In an age when the Goliaths of the world’s languages are edging out diminishing pockets of diversity, and languages are estimated to die at the rate of about two per month,* writers are increasingly faced with the dilemma of whether to write in their native tongue or to enjoy a broader audience. Nigerian writer Chinua Achebe (b. 1930) chose the latter, writing in English instead of Igbo. On the other hand, French writer Max Rouquette (1908 – 2005) decided to write in his mother tongue, Occitan, now considered to be almost moribund. I met Rouquette years ago in Montpellier; he was introduced to me as a living treasure in the Languedoc region, where he lived and wrote, against the odds, in his native language.
Is anyone today writing and publishing poetry in Walloon, the traditional dialect of the French population in southern Belgium? Perhaps writing in relative isolation, but publishing? During the nineteenth century, Walloon’s viability was reasserted, and there was a critical mass of Walloon speakers to make it a vibrant, living language with at least three dialects. Guillaume Apollinaire even learned Walloon and wrote a few poems in it. But that time has passed. It is not spoken much these days, having been largely supplanted by standard French.
Nonetheless, in 1979 an anthology of twentieth-century Walloon poetry was published. It is likely the last printed manifestation of poetry in Walloon, a relic of a nearly-extinct cultural expression.
In a way, we are all Walloon poets writing in a language that is destined, sooner or later, to be learned only by scholars and translators. The language so familiar to us that we may assume it to be immortal, will die by attrition or absorption, or else it will evolve to the point that our words will be unintelligible to our descendents. Language is the original product with built-in obsolescence. Today’s Ashbery is tomorrow’s Chaucer.
A poet once told me that poets should not use slang or name any TV shows because the next generation would need footnotes to understand the references. If there were an English equivalent to the Académie Francaise, I’d nominate her for one of its immortels.
* David Crystal, Language Death (Cambridge UP, 2000)
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The poems below are reproduced from The Colour of the Weather, a translation into English by Yann Lovelock of the anthology of Walloon poetry. It was published by The Menard Press and may still be available at Small Press Distribution.
Gabrielle Bernard (1893 – 1863)
Their skeins stretch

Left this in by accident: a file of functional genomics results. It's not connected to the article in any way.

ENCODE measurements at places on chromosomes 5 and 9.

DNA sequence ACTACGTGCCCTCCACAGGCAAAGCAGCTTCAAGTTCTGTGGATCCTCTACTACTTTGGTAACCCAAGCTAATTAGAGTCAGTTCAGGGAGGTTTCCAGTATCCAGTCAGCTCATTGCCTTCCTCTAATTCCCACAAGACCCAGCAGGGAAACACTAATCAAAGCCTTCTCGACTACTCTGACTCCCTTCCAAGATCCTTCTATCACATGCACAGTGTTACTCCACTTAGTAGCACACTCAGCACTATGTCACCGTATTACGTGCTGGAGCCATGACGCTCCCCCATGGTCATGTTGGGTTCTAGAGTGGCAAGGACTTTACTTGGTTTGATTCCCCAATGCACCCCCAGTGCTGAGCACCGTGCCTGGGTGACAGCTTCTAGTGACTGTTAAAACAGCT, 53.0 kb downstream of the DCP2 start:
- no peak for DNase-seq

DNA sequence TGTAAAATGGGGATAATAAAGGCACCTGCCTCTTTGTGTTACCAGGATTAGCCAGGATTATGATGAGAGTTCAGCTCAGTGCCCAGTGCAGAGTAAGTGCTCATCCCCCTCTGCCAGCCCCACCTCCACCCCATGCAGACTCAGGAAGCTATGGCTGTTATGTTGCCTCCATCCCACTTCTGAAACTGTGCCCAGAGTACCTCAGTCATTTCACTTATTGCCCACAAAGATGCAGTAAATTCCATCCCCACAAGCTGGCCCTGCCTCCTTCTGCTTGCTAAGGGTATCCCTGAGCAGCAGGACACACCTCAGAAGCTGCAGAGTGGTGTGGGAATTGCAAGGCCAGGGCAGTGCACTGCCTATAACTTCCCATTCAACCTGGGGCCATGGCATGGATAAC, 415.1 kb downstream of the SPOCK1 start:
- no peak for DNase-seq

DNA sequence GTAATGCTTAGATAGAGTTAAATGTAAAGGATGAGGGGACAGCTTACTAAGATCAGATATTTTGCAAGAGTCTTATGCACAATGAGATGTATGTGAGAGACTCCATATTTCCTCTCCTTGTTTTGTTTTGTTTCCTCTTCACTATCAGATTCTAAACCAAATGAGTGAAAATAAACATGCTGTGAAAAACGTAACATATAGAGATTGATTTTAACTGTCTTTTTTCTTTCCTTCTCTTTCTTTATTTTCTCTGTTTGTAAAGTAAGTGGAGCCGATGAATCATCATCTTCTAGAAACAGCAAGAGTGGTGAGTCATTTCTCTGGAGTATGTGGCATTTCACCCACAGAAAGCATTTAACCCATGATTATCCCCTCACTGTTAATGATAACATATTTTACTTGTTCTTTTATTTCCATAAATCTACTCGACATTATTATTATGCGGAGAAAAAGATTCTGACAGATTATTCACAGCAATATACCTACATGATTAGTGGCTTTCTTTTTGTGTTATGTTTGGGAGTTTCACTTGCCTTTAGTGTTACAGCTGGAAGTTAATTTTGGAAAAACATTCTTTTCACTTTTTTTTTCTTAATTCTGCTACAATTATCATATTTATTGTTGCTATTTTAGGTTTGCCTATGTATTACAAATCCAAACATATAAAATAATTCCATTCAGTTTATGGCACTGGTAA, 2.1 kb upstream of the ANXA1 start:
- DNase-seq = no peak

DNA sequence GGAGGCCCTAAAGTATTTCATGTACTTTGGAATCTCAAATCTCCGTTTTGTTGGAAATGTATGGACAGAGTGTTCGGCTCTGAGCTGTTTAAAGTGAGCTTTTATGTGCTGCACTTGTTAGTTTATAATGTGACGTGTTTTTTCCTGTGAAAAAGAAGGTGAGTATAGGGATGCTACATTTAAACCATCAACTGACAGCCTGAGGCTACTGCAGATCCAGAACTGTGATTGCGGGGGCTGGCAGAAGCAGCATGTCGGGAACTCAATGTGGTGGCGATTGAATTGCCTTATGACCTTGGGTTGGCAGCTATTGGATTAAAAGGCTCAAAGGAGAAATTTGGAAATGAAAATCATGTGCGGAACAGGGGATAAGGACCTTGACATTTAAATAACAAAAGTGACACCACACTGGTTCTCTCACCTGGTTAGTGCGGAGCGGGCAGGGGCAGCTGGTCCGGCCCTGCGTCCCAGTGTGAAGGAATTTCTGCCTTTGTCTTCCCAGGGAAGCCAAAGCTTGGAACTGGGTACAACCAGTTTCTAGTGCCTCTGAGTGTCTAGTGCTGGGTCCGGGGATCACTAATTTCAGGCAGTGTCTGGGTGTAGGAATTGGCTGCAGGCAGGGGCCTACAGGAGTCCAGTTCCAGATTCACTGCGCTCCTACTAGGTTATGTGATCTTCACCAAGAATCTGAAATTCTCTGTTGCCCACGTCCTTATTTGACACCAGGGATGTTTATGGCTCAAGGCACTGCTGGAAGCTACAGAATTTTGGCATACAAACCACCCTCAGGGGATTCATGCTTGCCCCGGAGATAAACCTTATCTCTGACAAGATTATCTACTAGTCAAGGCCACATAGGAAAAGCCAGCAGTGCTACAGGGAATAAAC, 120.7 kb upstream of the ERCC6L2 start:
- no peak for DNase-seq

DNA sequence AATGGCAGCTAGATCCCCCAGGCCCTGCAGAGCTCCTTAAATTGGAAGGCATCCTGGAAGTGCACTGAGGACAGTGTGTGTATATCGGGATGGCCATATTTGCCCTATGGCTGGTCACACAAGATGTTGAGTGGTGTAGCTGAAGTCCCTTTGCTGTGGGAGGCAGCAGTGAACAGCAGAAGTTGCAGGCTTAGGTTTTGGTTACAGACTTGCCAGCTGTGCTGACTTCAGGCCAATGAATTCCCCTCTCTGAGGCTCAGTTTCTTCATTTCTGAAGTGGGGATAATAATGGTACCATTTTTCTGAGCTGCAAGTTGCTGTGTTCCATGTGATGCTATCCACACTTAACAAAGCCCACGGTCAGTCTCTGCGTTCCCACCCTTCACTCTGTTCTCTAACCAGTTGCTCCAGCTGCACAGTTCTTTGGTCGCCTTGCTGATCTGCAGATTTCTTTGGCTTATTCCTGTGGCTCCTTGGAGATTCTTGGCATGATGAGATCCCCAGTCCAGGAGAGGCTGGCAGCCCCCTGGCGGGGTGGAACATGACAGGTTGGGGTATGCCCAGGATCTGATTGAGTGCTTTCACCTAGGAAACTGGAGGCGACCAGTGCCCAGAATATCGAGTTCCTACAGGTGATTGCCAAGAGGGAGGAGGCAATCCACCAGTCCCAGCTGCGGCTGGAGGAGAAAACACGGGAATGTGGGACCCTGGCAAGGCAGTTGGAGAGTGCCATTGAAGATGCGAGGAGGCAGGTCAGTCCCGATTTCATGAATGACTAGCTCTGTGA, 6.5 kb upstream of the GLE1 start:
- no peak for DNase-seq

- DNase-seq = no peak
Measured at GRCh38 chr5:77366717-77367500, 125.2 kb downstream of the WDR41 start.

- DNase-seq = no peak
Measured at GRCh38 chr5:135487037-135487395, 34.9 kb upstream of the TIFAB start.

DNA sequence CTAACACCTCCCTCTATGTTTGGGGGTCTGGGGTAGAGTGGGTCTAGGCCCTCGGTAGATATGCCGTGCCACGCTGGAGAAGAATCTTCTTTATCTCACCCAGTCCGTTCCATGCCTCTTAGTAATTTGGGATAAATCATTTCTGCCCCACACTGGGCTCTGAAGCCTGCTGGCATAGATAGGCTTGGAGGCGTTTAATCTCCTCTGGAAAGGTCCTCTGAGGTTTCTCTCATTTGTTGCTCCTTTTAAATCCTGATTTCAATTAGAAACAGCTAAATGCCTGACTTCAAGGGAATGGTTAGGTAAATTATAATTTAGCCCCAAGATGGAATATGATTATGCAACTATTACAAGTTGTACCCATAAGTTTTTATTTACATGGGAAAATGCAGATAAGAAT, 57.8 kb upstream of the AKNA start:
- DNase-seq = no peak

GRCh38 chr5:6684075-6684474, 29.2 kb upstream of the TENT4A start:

like white silk between the hedges
as October rusts the woods.
Mornings grow cooler,
frost whitens the pastures.
Gossamer down flume-sides
webbed by the dew with pearls . . .
The north wind whispers a winter warning.
Is it white mourning for the bright summer,
this gossamer everywhere,
spun from witches’ fingers over beck and dyke?
dreams of old days to come;
the farms have gathered in the harvest.
Slopes of gossamer . . .
Webs on the bushes,
white shivering weeds of the good season,
trembling on leaves already withered . . .
Gossamered temples . . .
what use is plenty in the barns
when heart and arms are empty?
Albert Maquet (1922 – 2009)
The man who had eyes in place of his hands and nothing in place of his eyes lay bedridden till yesterday.
I brought him a cup of camomile and while I stirred the sugar with a silver spoon his hands watched my eyes while his eyes did nothing.
What time is left he passes
Watching it grow like a flower
His hand glued to the window,
His long thief’s hand.
The others, huddled by the fire,
Drowse and contract
As their frosting dreams
Freeze to the pane.
Make no noise to wake them,
Be still if you enter.
Hand, flower, and window
Are not what you think.
Folk, all the acquaintances I’d had
Would make believe they were dead to cut me.
The others would watch me pass like the plague
From the shelter of their narrow windows.
Wherever I’d be, no-one there but myself.
Nothing hidden but at my approach.
Water, the ponds would rebuff my face
And my shadow itself leave no trace now.
It would be a day that never ended,
As if the darkness flinched back before it.
And so quiet you could hear a fly!
I’d search for a sign to say I existed;
Then feel so alone all at once
I wouldn’t know where to go any longer.
I’d stretch out there full length on the stones
And see the sun through my lids.
I should think of nothing. Let myself get well.
Would hear the sound of my blood pumping madly.
And before I needed to come to myself
I’d take my life up, unwrinkled, at will.